2. Methodology is not written in IEPs at my school; however, self-contained teachers have some materials from the Wilson’s program to utilize as a resource for their students. Some teachers received training about the Wilson’s program, but the problem is that all the necessary materials have not been provided for teachers which impedes on their ability to effectively deliver instruction in their classrooms. Orders have been placed by teachers. However, they have not received all of the necessary materials. This issue has been brought to my principal who states that the matter is beyond her control. She submits supply orders to the child study team director, since there is no special education supervisor currently working within my district. As we all know, programs can not be effectively implemented without all materials necessary.

    I want to point out that some methodologies like Wilson, which the school intially used with my child, does not require training before it is sold to a school district. I found this out after calling Wilson publishers. Training is strongly recommended by Wilson but the bundled package will be sold to the school district regardless if training takes place or not. Literacy consultants are always available for consult by phone by Wilson. Some school districts take advantage of the three day training that Wilson provides but it is not the official Wilson certification program. My child had a committed staff member who fully implemented Wilson. She was not Wilson certified but did a great job. He made progress. Parents should contact the publishers of any reading program to get the specifics.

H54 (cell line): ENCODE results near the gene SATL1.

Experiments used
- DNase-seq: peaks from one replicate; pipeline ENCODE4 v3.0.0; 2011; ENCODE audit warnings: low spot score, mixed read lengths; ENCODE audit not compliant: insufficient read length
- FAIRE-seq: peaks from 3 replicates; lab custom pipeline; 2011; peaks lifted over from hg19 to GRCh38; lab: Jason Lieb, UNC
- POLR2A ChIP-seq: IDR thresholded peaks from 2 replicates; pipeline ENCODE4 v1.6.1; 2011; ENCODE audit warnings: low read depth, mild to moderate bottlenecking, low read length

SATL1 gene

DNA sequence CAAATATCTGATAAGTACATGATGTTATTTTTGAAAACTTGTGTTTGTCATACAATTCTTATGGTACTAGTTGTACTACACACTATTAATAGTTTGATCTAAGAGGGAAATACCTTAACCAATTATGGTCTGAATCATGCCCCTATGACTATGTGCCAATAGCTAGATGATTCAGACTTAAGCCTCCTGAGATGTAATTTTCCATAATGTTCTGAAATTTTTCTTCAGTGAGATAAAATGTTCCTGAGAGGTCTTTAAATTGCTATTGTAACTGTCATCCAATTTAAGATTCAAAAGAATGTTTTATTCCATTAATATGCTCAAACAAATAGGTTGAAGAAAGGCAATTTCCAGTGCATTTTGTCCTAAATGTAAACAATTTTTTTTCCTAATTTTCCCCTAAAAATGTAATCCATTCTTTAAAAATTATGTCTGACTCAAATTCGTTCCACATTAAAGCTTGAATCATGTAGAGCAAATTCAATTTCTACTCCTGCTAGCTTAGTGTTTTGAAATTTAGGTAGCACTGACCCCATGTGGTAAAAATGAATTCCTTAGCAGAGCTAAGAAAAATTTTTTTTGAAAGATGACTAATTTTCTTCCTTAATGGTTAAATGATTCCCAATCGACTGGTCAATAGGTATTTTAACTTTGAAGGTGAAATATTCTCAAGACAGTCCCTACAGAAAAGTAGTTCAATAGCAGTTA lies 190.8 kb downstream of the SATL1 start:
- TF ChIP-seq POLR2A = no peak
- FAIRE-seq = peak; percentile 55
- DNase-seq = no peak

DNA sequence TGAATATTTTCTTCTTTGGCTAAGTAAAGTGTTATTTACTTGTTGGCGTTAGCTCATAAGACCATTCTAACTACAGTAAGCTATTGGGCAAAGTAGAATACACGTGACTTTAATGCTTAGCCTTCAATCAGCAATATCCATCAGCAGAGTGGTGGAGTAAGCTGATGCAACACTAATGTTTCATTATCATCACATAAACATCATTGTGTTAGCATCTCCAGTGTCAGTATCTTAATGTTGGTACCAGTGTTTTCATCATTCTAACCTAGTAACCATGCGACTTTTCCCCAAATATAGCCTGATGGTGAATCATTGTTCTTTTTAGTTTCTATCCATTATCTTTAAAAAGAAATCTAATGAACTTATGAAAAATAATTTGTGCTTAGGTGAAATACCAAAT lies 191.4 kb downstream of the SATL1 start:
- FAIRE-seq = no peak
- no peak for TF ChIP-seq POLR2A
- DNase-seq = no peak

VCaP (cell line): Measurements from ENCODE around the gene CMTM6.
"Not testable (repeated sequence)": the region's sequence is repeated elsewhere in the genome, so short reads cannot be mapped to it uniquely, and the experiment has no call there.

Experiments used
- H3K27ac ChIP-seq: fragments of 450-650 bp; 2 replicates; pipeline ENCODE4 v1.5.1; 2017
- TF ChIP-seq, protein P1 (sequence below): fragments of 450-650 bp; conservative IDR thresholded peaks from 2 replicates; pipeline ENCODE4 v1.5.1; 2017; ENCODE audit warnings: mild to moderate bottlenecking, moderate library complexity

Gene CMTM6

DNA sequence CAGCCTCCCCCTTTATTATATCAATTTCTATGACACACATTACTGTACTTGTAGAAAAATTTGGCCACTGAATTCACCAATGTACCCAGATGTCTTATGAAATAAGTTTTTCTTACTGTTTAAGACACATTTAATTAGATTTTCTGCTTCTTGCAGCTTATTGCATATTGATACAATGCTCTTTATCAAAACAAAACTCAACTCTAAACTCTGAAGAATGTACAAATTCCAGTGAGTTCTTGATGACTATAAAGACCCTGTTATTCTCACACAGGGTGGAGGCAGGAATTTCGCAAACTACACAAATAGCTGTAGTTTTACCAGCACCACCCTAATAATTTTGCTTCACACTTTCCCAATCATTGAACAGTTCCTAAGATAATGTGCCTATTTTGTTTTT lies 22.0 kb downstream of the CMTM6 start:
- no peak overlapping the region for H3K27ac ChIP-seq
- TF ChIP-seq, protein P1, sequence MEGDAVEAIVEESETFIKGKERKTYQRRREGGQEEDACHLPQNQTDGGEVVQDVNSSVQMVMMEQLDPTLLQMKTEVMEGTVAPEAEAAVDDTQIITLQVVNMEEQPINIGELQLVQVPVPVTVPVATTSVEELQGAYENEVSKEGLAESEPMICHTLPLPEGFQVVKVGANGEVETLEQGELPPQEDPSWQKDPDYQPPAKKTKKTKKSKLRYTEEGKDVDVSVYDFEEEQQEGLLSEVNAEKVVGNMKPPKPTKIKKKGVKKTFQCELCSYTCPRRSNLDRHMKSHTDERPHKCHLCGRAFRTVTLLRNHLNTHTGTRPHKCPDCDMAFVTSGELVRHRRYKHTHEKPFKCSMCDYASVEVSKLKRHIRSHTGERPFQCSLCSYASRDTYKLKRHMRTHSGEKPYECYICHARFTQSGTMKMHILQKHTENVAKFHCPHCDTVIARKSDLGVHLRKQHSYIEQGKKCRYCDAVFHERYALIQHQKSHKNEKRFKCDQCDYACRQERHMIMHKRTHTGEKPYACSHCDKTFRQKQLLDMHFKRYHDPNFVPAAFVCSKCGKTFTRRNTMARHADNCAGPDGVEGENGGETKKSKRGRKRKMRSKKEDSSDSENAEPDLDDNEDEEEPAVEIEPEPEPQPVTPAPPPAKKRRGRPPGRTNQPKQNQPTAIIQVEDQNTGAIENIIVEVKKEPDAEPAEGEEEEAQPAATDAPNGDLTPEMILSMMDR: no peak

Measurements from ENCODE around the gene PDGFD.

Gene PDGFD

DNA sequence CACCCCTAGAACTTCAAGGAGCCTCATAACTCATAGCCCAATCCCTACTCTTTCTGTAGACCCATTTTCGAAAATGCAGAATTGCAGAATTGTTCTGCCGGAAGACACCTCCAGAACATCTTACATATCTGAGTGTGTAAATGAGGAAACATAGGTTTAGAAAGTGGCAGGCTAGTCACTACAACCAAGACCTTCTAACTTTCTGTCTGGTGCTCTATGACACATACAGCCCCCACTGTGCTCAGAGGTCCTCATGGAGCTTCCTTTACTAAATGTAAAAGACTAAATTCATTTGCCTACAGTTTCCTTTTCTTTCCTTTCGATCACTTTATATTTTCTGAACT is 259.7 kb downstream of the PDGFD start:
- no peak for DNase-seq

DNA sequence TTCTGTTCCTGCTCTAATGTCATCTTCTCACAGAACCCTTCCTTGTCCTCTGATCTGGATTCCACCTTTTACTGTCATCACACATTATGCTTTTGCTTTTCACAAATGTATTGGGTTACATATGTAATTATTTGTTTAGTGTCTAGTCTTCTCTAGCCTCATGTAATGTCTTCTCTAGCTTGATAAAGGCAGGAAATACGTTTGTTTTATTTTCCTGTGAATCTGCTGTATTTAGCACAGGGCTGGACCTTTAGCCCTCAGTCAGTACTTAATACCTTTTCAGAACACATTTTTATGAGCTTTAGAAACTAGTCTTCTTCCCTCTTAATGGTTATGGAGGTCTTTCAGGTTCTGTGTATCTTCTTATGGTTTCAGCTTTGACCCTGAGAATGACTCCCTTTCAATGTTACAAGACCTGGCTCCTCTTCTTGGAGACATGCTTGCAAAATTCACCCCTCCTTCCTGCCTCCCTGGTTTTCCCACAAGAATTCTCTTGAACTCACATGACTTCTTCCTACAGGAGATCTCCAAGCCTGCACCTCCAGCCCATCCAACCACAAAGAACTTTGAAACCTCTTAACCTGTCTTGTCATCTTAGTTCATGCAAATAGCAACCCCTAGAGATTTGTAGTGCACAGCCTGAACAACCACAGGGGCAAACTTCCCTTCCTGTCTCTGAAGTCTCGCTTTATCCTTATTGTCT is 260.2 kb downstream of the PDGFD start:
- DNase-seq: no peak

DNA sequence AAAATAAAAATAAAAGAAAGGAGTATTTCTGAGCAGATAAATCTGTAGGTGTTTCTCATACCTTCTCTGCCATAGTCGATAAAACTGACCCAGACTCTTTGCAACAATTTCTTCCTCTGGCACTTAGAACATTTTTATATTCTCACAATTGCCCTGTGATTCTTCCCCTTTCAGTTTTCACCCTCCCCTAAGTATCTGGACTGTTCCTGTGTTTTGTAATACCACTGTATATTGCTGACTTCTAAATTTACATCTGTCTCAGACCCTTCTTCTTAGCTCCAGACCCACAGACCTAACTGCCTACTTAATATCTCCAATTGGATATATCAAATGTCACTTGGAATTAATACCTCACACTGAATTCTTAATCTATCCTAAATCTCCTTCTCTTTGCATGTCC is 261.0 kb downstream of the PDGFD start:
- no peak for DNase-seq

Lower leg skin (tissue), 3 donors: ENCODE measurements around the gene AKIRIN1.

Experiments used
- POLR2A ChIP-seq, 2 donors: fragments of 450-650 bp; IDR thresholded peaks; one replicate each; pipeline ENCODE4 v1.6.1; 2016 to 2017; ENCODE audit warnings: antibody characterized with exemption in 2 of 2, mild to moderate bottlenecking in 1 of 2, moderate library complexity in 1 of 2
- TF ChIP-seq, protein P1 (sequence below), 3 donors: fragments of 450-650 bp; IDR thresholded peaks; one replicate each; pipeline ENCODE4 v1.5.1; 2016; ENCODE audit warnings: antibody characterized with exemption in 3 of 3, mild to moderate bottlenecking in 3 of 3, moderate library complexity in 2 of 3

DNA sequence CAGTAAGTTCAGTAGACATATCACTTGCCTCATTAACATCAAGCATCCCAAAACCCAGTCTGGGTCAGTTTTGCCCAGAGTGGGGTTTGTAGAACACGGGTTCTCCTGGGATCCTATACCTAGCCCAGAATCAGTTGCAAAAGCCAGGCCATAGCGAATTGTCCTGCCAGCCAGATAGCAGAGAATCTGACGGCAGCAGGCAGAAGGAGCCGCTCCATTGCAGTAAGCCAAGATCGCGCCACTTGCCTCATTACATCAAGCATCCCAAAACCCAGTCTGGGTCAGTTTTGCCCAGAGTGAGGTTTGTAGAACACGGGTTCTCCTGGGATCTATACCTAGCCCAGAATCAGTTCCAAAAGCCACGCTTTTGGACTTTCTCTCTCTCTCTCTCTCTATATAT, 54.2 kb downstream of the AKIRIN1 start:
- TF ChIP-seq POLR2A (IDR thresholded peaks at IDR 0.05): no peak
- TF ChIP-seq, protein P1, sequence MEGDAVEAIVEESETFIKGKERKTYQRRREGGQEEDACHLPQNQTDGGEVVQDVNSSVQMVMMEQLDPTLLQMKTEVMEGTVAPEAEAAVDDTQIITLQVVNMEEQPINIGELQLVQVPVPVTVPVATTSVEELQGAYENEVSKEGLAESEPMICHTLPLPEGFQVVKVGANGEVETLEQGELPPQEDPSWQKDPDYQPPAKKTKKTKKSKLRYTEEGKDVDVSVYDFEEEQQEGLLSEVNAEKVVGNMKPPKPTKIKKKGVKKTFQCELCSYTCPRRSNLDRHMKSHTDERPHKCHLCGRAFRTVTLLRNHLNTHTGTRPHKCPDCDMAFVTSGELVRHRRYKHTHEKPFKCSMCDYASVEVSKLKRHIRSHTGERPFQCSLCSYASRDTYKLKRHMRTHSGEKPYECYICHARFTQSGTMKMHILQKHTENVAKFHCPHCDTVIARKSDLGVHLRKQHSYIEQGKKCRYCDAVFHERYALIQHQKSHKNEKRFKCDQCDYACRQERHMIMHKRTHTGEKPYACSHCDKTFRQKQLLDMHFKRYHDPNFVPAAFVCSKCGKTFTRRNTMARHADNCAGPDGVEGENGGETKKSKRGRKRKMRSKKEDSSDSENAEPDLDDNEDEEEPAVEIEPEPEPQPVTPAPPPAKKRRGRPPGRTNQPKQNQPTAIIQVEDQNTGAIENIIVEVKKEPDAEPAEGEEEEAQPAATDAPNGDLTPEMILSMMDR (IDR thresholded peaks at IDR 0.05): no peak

4. I would like to see as a part of any child’s IEP a history of methodologies used – especially for reading instruction – including dates and # of hours or minutes per week on specialized instruction, along with start/end performance. That way, when a child gets a new teacher or moves to another school, there would be some clues as to what has been tried and worked/didn’t work in the past.